How to Negotiate What You’re Worth

Knowing what you’re worth, and being able to negotiate for it, is an essential skill that can have profound impacts on your life.

But for many people, negotiation can be so uncomfortable that they avoid it altogether. So whether you’re starting a new job or asking for a pay raise, negotiation skills are crucial for everyone. Here are some tips for negotiating successfully.

Know Your Worth

If you tend to low-ball yourself when asking for a salary amount or a raise, it’s important to arm yourself with the information that will make you feel more confident.

For example, what do people in your field tend to make in your area? How many years have you been in your current career? What experience and qualifications do you have? How long has it been since your last raise? If you’ve been with a company for a while, what accomplishments have you achieved since you’ve been there?

You have to be your own advocate. Sometimes, just doing good work will not be enough to get you more money; you have to ask for what you want. Knowing the facts will help you present your case. 

Know Why You Want a Raise

If you’re asking for a raise, it helps to have a good “why.” But this isn’t about higher rent prices or cost of food (though inflation is a serious problem right now.)

This is more about your duties at work and what might have changed recently. Taking on more responsibilities, traveling more or obtaining a degree or certificate can all warrant higher pay. But even just performing your duties well consistently can be worthy of a raise; cite specific examples over the past year or so to show your value in your position.

Know the Right Time to Ask

When you’re interviewing for a new job, the salary discussion typically comes up in the second interview. Too many people go into that interview waiting for their potential employer to give them a number. Some employers will leave it up to you to give them the first number, so make sure you’re prepared so you don’t give a knee-jerk answer.

Asking for a raise can be a bit trickier. There can be obvious times to ask, like after a positive review or when you’re accepting a promotion. But for some companies, there is a time of year when they have to set their salaries (like the end of the year.) Be aware of when those decisions are made, and avoid asking for a raise during low times, like after a string of layoffs.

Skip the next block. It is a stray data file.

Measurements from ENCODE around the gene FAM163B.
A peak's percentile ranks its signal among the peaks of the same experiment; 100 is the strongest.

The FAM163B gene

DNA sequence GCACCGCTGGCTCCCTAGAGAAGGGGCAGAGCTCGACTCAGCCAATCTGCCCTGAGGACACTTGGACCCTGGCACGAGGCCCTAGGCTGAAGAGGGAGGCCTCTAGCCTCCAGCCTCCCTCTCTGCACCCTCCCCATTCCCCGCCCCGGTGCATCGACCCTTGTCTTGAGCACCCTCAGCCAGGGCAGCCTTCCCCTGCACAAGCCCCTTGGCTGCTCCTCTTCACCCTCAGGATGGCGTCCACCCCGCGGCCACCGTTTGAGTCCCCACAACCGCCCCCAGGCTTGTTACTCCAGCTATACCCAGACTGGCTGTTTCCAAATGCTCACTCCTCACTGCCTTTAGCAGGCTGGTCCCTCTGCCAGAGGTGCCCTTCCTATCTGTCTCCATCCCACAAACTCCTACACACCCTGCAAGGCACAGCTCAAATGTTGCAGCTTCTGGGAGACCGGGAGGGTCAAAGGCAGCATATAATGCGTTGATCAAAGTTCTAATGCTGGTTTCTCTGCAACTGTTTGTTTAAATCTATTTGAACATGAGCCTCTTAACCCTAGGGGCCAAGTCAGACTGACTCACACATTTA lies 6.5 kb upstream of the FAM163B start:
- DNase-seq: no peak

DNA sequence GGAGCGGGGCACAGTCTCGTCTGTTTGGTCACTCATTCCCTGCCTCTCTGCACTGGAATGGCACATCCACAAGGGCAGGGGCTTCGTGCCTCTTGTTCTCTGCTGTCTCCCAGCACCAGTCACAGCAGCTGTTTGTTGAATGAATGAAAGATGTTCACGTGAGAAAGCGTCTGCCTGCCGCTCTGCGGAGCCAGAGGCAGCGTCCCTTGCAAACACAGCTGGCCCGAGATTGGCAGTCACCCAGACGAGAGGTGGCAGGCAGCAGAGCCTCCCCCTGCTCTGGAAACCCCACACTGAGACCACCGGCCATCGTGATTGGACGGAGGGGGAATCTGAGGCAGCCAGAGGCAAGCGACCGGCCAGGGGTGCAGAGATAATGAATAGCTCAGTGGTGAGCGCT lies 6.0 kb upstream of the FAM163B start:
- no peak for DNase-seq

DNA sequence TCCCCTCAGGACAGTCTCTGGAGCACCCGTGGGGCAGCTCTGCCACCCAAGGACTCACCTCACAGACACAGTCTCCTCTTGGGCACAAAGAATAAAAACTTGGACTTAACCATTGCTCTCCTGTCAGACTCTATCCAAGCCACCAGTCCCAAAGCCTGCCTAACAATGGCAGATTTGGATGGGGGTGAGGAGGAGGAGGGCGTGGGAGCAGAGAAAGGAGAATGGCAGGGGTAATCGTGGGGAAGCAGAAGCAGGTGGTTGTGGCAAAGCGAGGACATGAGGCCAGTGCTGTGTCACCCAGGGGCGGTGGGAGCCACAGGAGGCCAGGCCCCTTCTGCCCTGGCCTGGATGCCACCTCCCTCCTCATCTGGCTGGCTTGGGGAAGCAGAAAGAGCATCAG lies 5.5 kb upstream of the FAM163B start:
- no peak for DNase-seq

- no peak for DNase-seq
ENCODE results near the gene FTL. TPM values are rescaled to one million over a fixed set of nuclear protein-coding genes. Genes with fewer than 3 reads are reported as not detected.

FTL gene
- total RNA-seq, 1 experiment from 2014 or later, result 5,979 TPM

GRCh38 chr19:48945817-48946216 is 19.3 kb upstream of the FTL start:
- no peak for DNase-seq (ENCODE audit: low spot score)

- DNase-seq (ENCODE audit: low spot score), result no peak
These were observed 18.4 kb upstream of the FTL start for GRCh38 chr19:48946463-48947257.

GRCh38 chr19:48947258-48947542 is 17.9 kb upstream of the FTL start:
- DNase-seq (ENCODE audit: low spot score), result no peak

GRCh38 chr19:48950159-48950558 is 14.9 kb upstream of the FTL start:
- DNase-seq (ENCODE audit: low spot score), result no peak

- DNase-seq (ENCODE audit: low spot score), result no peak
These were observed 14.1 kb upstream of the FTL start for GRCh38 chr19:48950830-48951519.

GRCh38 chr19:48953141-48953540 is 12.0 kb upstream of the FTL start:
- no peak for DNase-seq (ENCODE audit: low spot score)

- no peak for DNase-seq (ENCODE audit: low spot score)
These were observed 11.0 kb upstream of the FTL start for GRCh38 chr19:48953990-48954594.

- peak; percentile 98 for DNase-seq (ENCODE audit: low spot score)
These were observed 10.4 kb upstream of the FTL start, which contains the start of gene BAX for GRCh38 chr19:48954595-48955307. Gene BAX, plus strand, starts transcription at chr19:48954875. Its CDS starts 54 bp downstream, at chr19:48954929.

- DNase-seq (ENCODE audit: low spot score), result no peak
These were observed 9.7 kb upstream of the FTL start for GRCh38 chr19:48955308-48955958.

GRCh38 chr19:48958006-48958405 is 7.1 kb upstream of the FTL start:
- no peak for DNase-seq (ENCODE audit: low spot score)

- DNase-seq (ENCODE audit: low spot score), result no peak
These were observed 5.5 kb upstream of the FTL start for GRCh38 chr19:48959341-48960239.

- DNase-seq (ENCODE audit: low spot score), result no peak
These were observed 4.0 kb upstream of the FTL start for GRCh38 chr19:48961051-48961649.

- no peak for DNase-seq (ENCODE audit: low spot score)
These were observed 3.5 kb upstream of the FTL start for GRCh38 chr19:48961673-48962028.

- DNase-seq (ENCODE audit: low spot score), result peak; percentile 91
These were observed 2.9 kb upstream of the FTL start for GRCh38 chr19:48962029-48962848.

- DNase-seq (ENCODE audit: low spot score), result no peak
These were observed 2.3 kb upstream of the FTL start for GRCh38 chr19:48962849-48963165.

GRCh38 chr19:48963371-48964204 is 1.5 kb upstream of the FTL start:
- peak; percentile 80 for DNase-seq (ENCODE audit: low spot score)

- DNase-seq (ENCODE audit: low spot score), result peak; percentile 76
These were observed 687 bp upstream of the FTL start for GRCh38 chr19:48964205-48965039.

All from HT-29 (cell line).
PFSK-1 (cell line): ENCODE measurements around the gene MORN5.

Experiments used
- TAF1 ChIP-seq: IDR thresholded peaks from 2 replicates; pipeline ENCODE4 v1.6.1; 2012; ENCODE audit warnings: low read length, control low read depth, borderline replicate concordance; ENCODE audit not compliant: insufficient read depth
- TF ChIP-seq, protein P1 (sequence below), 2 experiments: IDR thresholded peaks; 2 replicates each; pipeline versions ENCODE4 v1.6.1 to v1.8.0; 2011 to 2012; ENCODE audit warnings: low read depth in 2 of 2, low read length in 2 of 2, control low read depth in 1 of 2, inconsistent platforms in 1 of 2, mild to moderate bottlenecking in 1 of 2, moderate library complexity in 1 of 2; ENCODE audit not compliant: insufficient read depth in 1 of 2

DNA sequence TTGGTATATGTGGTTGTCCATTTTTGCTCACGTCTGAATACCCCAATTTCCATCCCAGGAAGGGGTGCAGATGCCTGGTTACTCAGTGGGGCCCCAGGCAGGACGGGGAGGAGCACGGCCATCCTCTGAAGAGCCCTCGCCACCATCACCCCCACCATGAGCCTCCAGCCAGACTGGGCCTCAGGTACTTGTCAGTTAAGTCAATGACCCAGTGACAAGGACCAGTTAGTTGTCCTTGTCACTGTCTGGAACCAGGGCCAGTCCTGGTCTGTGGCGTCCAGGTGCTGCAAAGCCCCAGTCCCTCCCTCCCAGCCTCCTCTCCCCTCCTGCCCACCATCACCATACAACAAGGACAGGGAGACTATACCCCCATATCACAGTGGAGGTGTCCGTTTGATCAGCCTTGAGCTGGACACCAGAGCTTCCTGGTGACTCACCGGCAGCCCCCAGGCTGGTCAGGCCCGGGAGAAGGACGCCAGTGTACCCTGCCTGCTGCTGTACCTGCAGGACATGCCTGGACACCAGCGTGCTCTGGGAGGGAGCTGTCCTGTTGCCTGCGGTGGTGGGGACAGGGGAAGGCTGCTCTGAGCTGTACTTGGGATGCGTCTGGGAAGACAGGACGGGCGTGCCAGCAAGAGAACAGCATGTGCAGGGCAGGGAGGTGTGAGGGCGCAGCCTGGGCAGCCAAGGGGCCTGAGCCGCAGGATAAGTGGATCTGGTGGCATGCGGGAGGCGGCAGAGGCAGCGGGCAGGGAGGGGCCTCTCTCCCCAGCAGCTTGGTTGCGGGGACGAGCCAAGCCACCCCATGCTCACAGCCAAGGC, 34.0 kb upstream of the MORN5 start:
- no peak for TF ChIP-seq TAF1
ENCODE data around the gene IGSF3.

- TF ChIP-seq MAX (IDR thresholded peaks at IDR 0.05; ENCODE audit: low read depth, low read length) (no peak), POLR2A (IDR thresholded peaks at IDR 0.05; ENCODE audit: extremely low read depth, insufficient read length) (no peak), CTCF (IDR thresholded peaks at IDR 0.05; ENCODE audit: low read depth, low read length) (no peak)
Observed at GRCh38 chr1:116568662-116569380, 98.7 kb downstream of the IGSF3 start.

How to Negotiate Successfully

If you’d rather have a root canal than ask for more money, preparation is going to be key. The more confident you can be when you’re asking for a raise, the better that conversation will likely go.

Here is a general guide for asking for a raise:

  • Set up a time to talk to your boss where neither of you will be too rushed or stressed to talk.
  • Prepare your facts and examples of your value in your role.
  • When you meet, present your accomplishments, increased responsibilities or role changes that factor into your request.
  • Explain what’s in it for your boss or company. Share your plans and goals for the future in your role.
  • Present your request in writing in case your boss has to talk with others before giving you a raise. Include all the facts you discussed, along with a salary range and other important information that might affect their decision.
  • Give it time. Most likely, your boss has to talk to other decision makers before accepting your request.
  • Be prepared for your request to be changed or denied. Sometimes a raise isn’t possible for reasons that have nothing to do with you. If your boss tells you no, you can ask what you need to do to be considered for a raise in the future. 

Negotiating Your Worth for Women

Negotiating a salary amount or a raise can be a challenge for everyone, but especially for women. In her book Women Don’t Ask, Linda Babcock revealed that just seven percent of women attempted to negotiate their first salary, compared to 57 percent of men. When people did negotiate, they increased their salary by more than seven percent.

That seven percent can add up significantly over time, so don’t be afraid to ask. Continue to keep a list of your tasks and accomplishments, and be ready to ask for exactly what you want when the opportunity arises.

Negotiating a Contract as a Physician 

If you’re a physician, requesting a salary amount or a pay increase can be a bit more challenging, because there is typically a contract involved. It’s particularly important to understand the terms of your contract before you sign, and advocate for yourself from the beginning. Check out my post about negotiating your physician contract for more tips.

The Bottom Line

Advocating for yourself is a vital life skill, especially in your career. The more you practice, the more you’ll build your confidence in having these conversations. For more help, Indeed has some scripts that show you what requesting a raise or higher salary could look like.

About Your Richest Life

At Your Richest Life, physician-focused financial planner Katie Brewer, CFP®, wants to help you build a successful financial future. For more information on the services offered, contact Katie today.

The post How to Negotiate What You’re Worth appeared first on Your Richest Life.

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